Dutch Villagers Silence 'Singing Road'

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April 11, 2018

In the end, the "singing road" lasted just a few days.

Singing road Friesland

In an effort to promote Leeuwarden, a Dutch city that is the 2018 European Capital of Culture, transport officials installed on a stretch of the N357 road between Stiens and Leeuwarden a series of safety strips that played music when vehicles drove over them. In all, it was 300 meters (nearly 1,000 feet) of music-inducing asphalt.

The music was "De âlde Friezen," the anthem of Friesland, at the northern trip of the Netherlands; if a motorist drove over the "singing" rumble strips at the speed limit–which was 60 kmh or 40 mph–the anthem would play at normal speed and in key. Driving at a slower speed would result in the anthem's being played at a slower speed and not in key; conversely, a fast driver would hear a faster version of the anthem, again not in key.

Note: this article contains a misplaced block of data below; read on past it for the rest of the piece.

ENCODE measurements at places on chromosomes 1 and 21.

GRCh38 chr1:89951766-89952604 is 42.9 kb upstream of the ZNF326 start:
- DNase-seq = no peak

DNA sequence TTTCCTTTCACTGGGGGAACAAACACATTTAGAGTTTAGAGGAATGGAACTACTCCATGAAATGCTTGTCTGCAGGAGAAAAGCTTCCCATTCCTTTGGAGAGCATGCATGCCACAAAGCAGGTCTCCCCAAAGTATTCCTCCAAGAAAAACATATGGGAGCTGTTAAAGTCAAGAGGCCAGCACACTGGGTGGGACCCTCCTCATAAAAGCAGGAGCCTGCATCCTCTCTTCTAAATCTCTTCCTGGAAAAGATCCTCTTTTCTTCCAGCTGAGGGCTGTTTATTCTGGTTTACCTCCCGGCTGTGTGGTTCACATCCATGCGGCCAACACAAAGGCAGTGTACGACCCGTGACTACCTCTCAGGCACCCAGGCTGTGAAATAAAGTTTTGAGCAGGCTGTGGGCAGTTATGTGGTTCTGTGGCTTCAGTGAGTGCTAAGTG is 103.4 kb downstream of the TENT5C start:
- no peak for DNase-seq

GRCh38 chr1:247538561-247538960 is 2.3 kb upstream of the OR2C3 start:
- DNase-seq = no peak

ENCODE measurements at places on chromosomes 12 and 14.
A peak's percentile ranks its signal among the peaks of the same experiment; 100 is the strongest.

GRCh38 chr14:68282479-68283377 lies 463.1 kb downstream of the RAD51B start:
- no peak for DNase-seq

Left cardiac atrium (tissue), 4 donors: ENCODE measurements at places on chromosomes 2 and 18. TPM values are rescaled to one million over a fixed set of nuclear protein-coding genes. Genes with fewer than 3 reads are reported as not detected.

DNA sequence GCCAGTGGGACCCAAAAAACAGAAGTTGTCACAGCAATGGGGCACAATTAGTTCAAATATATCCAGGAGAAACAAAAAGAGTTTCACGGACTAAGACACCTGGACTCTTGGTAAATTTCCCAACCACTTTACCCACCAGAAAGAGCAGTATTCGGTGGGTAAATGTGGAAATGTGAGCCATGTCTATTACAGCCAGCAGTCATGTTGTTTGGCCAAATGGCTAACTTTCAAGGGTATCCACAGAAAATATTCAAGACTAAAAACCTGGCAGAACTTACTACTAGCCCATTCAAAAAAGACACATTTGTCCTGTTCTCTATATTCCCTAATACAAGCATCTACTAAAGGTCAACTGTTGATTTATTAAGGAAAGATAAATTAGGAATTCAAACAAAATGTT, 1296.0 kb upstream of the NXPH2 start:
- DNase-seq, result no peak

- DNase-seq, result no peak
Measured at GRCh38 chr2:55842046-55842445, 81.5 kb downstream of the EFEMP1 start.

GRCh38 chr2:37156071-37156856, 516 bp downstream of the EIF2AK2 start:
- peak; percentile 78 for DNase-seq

Residents of Jeslum, a nearby village, protested loudly, complaining that the "singing" was disrupting their waking and sleeping lives. Some people said that some drivers drove over the rumble strips as quickly as possible in order to see how fast they could make the music play.

The "singing" strips were installed on a Friday and removed on the following Wednesday. Total cost, including demolition, was €80,000 ($99,000).

Hear the anthem

Read the words of the anthem

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